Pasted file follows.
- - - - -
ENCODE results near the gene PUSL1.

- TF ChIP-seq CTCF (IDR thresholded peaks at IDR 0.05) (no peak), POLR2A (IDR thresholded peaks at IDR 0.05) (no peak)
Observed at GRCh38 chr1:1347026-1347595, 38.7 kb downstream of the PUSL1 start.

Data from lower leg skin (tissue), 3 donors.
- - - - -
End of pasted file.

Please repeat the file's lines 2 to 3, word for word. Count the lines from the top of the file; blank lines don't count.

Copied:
- TF ChIP-seq CTCF (IDR thresholded peaks at IDR 0.05) (no peak), POLR2A (IDR thresholded peaks at IDR 0.05) (no peak)
Observed at GRCh38 chr1:1347026-1347595, 38.7 kb downstream of the PUSL1 start.